The Civil Court has ruled against setting up polling mechanisms on every inhabited island to elect a representative from the legal community to the Judicial Services Commission (JSC), arguing the move would violate the secrecy of the ballot.
A regulation compiled by Attorney General (AG) Mohamed Anil states ballot boxes can only be placed in islands where more than five lawyers are registered to vote. However, Gaaf Dhaal Fiyori Island Magistrate Abdul Razzak Mohamed asked the court to annul the requirement and asked for a voting mechanism to be established on every island.
An estimated 700 lawyers are eligible to vote in the election. These include 136 magistrates stationed throughout the Maldives.
Judge Ali Rasheed Hussein on Tuesday said the regulations require the vote to be by secret ballot and said voting mechanisms on every island, where only one lawyer casts the vote, would compromise secrecy.
Mohamed had lodged the complaint a day ahead of polls on July 13. Subsequently, the Civil Court issued an injunction delaying the vote.
Former Deputy Prosecutor General and JSC candidate Hussein Shameem who has long criticised judicial interference in the election has welcomed the Civil Court verdict.
“The verdict yesterday proves the Fiyori magistrate had no case. He has caused an undue delay to the process. An election involves the rights of a group of people, not just one individual. I hope the courts consider this in the future and that there are no more delays,” he said.
The Attorney General’s Office has said a new poll date will be announced in August.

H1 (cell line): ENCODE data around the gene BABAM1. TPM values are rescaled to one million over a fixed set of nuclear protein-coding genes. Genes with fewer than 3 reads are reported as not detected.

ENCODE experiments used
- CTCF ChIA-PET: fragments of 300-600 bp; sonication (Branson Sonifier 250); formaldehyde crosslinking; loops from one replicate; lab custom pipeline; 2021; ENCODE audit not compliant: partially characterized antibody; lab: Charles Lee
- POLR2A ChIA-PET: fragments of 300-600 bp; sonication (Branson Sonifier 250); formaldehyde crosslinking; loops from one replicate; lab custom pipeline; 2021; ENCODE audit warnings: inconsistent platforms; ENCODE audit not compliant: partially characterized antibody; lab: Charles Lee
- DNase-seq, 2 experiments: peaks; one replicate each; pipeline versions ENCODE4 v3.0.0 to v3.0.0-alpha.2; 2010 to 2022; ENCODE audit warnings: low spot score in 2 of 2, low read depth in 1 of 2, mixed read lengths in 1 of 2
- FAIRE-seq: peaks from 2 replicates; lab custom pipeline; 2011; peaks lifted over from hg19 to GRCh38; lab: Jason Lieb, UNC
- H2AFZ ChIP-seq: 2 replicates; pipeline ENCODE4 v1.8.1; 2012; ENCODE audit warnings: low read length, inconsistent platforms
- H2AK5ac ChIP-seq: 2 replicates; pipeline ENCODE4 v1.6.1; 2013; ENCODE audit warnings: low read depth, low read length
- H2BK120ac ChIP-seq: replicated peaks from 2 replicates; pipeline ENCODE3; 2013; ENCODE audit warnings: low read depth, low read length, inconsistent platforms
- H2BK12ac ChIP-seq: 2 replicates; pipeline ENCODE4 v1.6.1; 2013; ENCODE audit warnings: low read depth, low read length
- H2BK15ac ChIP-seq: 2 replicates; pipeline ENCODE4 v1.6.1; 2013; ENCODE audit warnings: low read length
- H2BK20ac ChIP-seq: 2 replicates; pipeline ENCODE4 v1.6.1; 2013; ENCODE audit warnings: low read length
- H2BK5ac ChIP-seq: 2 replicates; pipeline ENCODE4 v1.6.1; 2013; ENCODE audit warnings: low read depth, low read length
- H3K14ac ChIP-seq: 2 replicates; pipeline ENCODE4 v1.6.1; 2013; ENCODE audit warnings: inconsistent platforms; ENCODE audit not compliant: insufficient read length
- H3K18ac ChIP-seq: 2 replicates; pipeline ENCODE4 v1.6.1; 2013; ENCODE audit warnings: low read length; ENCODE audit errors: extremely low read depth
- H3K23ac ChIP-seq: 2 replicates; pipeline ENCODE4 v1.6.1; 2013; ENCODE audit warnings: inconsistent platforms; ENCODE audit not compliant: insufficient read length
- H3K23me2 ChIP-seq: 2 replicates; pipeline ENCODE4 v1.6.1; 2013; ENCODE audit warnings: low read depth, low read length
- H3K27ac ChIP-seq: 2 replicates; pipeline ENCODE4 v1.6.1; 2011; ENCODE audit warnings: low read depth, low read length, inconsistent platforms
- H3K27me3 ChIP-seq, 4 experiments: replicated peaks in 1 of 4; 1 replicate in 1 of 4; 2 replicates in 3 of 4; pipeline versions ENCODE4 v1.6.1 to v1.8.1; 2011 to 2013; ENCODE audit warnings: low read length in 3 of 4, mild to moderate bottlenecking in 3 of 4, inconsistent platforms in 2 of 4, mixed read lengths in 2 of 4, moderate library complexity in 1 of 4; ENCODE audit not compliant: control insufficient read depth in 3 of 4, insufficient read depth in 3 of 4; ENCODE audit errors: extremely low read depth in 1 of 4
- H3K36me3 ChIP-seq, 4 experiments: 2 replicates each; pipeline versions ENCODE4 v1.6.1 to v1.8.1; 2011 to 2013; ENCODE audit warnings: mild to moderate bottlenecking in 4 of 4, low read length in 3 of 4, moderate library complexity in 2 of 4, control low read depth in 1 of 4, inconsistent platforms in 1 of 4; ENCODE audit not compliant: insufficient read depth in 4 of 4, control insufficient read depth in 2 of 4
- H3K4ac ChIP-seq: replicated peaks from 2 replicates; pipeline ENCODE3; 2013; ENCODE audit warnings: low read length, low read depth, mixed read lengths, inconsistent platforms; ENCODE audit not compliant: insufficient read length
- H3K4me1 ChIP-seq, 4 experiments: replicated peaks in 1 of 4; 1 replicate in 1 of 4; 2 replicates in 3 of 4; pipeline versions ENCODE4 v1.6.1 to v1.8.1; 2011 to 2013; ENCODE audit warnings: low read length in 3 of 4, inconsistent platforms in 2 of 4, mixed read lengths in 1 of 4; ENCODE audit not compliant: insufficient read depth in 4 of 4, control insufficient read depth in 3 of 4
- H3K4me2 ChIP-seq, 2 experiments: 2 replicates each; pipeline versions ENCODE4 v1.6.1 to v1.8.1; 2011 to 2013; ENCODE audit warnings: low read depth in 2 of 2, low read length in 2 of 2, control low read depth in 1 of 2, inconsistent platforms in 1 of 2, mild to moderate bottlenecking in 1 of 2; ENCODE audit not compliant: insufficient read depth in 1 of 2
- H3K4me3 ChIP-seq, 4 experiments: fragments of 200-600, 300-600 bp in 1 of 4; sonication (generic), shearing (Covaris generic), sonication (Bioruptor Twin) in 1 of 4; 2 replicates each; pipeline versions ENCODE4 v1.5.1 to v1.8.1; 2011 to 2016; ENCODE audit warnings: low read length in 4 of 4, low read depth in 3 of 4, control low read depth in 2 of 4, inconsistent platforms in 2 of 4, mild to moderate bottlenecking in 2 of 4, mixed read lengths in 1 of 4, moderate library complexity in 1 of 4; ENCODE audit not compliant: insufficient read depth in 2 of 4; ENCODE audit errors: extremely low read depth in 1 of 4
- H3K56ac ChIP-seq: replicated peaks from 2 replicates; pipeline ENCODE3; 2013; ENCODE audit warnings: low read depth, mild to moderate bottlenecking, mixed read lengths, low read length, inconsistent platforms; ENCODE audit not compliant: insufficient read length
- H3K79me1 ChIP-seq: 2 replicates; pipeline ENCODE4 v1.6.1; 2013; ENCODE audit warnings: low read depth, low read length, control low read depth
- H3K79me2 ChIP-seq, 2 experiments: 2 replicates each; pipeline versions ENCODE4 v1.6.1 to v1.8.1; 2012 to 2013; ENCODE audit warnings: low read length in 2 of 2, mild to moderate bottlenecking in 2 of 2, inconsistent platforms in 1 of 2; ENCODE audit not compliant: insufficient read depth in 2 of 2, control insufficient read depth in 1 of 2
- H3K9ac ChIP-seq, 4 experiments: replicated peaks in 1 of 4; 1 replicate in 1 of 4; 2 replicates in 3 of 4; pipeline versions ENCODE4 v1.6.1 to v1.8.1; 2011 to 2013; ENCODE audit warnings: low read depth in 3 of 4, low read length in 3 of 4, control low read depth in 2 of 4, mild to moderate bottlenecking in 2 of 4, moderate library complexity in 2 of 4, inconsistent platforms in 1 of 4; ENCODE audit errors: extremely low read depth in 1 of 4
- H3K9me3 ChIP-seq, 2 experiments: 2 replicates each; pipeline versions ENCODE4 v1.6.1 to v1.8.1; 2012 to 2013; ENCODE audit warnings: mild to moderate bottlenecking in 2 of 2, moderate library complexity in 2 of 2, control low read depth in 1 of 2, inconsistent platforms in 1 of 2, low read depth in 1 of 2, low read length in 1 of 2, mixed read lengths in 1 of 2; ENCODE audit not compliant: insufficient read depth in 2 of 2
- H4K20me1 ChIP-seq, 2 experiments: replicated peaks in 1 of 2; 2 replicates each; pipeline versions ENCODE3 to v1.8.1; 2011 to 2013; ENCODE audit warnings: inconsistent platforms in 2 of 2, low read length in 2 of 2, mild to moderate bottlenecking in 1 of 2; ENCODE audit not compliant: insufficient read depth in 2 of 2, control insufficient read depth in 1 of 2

Despite ruling against polling systems on every island, the Civil Court said the AG had contravened procedures in the voter registration process. The regulations state eligible voters must be given a four day period for registration once polling date is announced.
However, the call for registration came before the finalised voter list was published, the ruling said.
Magistrate Mohamed did not attend the hearing. But Judge Hussein delivered the ruling in absentia on the wishes of the AG’s office. Judges are authorised to throw out complaints if the complainant fails to attend a hearing.
Four candidates are contesting in the vote. They are Hussein Shameem, Anas Abdul Sattar, Mohamed Faisal, and Latheefa Qasim.
Lawyer Mohamed Fareed withdrew his name on July 10, expressing concern over judicial interference in the election following the Supreme Court’s ruling allowing all licensed lawyers, including sitting MPs and judges, to vote in the election.
“The belief that an election in the Maldives may proceed without Supreme Court interference is against the facts, reality. This is the reality now,” he said at a press conference.
Had voting mechanisms been set up on every island, magistrates would have been forced to vote for the judiciary-backed candidate Latheefa Qasim, he suggested.
Latheefa is a public relations staff at the Department of Judicial Administration and served on the JSC for a year as former President Dr Mohamed Waheed’s appointee to the commission. Latheefa did not respond to calls at the time of press.
Meanwhile, former AG Husnu Suood has accused businessmen and judges of influencing the JSC lawyer election, suggesting Latheefa is backed by Jumhooree Party leader Gasim Ibrahim.
“We have to do a lot to protect the integrity and independence of the legal profession. We, lawyers, can only uphold independence and integrity of the legal profession if we minimise the influence of judges and businessmen in such elections. I think businessmen actively influencing and actively campaigning for individuals who stand for the election obstructs the independence of both the judiciary and the legal profession,” he said.
Suood has also accused the ruling Progressive Party of the Maldives of attempting to fix the composition of the new JSC.
Although he is skeptical of reform through the commission, Suood urged lawyers to back Shameem in order to ensure transparency within the JSC.
“If there is a single effective candidate, I believe they can give us information and work to make the JSC more transparent. There is a huge difference between one person being there and none being there,” he said.